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image European Research News Centre > Research and Society > The art of talking science
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image image image Date published: 16/10/02
  image The art of talking science
RTD info special "Talking Science"
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  A film-maker, producer, writer and director of science programmes at the BBC since 1991, David Filkin is one of those who has helped forge the reputation of the British public channel in scientific communication. The key to this success is the narrative.
   
     
   

What is a good science programme?
A useful programme – It is useful if it enables a certain audience to increase its understanding of science or in some way to gain insight into science. It may be a case of communicating knowledge, drawing attention to new issues or entertaining on the basis of science subjects - and there is no reason why the same programme cannot combine all three. The essential task is to communicate information. For that you have to both capture and hold the viewer's attention.

Do certain types of programme fulfil this function better than others?
All TV formats are equally suitable. Life Story, made by Mick Jackson, is a feature film telling the story of the race to discover the structure of DNA, eventually won by Crick and Watson at Cambridge. This emotionally tense human drama not only revealed the personalities of the scientists involved, but also made it possible to understand the structure of DNA. That is one way of approaching science.

Many documentaries cover science subjects in much greater depth while also including some clever story telling plus the human interest aspect. This can captivate audiences as effectively as the very best thrillers. Any science subject can make gripping viewing. As long as the human aspect of science is not ignored, and researchers are not reduced to the role of explaining impersonal data, any subject can make for a good television programme. The challenge for the producer lies in building a good story around somebody. That does not mean that the story cannot include notions of complexity and doubt, which are part and parcel of science. These elements can, in fact, be the most compelling aspect of a science story.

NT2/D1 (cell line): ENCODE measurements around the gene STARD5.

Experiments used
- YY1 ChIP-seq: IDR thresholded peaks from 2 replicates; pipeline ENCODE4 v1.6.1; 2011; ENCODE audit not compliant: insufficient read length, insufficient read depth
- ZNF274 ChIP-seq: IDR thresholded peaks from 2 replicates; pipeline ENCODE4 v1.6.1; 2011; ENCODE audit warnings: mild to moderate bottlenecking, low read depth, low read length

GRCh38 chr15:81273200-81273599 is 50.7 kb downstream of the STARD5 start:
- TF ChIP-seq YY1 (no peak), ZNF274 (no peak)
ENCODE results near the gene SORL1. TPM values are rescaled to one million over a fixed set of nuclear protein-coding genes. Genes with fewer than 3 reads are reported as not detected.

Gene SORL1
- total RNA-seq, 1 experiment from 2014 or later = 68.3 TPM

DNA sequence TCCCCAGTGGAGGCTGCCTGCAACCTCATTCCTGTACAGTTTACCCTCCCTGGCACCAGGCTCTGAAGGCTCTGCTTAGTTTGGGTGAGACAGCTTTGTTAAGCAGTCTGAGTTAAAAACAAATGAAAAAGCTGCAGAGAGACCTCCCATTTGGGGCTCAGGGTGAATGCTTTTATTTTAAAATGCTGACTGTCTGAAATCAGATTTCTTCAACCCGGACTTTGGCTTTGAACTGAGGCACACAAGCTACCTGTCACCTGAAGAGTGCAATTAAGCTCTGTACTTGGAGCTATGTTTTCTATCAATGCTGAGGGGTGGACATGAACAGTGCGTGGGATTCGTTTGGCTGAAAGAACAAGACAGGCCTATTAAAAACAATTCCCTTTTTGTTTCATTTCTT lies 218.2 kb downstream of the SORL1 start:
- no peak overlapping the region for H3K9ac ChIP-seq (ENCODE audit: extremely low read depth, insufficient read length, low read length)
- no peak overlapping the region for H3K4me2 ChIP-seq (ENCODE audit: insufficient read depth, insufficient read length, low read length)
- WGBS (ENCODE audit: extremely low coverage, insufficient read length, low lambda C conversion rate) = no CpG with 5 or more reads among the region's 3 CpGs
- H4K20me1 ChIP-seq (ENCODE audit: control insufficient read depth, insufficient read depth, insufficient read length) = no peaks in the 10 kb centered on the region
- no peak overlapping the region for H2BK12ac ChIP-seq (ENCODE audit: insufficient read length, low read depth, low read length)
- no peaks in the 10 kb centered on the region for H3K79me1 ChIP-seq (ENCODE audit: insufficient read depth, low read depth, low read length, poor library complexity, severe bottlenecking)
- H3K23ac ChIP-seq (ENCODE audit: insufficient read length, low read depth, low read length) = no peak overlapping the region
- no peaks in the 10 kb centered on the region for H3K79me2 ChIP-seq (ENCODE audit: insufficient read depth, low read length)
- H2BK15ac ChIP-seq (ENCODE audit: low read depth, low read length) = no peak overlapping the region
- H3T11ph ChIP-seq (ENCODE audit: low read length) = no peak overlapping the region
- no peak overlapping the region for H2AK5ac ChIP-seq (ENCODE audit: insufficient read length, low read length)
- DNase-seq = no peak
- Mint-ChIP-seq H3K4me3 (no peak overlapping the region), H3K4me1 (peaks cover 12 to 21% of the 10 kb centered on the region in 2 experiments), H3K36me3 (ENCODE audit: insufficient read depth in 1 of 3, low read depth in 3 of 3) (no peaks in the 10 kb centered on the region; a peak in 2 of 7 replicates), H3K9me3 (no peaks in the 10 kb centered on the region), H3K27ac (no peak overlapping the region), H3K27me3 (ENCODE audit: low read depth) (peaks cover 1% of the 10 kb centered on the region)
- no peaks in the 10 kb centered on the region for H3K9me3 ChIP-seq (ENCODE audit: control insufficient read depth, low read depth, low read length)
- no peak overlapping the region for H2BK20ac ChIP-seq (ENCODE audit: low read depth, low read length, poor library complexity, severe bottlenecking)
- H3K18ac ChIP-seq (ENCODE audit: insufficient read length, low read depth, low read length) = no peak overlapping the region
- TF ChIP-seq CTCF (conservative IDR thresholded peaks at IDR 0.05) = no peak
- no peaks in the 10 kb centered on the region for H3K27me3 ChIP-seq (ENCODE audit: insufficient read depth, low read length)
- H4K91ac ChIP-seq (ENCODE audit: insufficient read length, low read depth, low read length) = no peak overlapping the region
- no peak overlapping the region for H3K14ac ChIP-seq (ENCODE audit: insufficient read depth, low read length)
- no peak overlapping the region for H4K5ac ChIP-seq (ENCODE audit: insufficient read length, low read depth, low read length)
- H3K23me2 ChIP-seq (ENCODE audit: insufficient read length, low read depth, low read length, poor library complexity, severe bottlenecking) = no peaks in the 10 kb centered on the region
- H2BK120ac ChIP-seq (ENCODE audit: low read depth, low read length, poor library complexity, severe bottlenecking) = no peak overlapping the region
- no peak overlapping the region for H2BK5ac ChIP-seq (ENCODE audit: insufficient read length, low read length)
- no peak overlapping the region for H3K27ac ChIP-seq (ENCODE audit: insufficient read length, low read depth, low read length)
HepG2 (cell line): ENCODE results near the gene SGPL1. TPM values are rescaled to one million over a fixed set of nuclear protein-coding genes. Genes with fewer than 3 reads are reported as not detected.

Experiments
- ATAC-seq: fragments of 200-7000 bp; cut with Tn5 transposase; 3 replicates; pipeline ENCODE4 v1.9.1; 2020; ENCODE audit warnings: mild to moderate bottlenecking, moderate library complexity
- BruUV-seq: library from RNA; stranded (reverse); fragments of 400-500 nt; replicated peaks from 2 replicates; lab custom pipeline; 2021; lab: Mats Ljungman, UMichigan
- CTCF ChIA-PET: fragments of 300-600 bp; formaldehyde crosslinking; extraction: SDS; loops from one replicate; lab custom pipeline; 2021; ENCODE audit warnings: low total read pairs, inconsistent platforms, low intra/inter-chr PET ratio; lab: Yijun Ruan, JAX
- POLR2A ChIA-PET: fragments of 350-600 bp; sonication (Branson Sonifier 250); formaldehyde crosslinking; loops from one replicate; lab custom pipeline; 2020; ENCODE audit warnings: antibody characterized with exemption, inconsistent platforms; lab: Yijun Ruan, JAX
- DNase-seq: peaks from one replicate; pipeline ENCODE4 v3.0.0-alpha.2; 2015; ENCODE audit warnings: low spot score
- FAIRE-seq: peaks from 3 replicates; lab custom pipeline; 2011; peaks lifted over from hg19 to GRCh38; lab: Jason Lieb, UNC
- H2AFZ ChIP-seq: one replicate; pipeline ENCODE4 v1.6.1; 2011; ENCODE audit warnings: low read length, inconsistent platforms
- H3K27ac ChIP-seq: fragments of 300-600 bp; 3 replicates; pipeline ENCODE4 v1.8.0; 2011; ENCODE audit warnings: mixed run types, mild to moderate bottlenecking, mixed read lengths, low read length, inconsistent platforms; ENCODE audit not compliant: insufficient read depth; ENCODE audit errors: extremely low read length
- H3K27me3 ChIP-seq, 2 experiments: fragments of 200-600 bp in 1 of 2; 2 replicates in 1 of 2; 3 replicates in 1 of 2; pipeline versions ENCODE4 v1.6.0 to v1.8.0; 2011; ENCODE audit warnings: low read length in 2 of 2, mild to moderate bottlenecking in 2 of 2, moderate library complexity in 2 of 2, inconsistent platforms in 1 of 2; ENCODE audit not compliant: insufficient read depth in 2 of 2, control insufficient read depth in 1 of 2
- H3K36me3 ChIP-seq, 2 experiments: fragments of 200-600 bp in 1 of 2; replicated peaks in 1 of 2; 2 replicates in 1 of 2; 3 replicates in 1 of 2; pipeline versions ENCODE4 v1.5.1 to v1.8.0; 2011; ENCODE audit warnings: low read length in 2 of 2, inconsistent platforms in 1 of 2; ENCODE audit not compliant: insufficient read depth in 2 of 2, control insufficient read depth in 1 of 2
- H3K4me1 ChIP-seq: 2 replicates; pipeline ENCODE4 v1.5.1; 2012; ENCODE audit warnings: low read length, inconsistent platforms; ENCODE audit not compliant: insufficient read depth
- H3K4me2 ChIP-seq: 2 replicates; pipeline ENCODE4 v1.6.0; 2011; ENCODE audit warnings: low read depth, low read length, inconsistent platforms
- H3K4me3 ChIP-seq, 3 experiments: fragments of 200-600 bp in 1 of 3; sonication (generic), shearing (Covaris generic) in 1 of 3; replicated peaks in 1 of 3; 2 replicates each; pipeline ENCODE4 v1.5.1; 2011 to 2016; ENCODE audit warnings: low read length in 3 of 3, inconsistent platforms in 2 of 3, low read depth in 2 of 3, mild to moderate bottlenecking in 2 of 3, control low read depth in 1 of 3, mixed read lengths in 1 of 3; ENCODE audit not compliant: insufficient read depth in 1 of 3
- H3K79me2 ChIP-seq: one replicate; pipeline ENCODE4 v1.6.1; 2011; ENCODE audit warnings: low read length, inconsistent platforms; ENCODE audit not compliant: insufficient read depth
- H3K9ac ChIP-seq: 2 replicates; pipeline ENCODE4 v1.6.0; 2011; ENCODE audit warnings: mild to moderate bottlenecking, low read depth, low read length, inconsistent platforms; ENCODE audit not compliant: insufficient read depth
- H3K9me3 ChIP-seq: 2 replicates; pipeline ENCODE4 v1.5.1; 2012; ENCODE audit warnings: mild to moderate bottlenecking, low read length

The documentary produced by Simon Singh for the Horizon series, for example, dealt with a field as abstract as mathematics. The film opens with an interview with Andrew Wiles, the man who discovered the solution to Fermat's last theorem, which had remained unsolved for centuries. He breaks down in tears as he tries to explain the significance of his finding. Most people who see this display of emotion remain glued to their sets to find out what this mathematical discovery was really all about.

The United Kingdom, and in particular the BBC, have a reputation of producing the best science programmes in Europe, if not the world. Why are they are so good at this?
We have a long tradition of training people to be specialists in all sorts of fields – including science – on which the BBC has built its expertise and reputation. Also, until recently, the budgets and opportunities available to these specialists were the envy of other broadcasters. But these funds are now decreasing. TV programmes now live or die by their financial viability, whether the backers are from the public or private sector. There are no longer unlimited funds, but that does not mean that you can no longer back talent. Life Story, which I have just mentioned, cost ten times more to make than a 30-minute magazine programme like Tomorrow’s World. I do not believe the BBC was wrong to do this and I think it was a gamble worth taking.

     
 
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David Filkin

David Filkin

 


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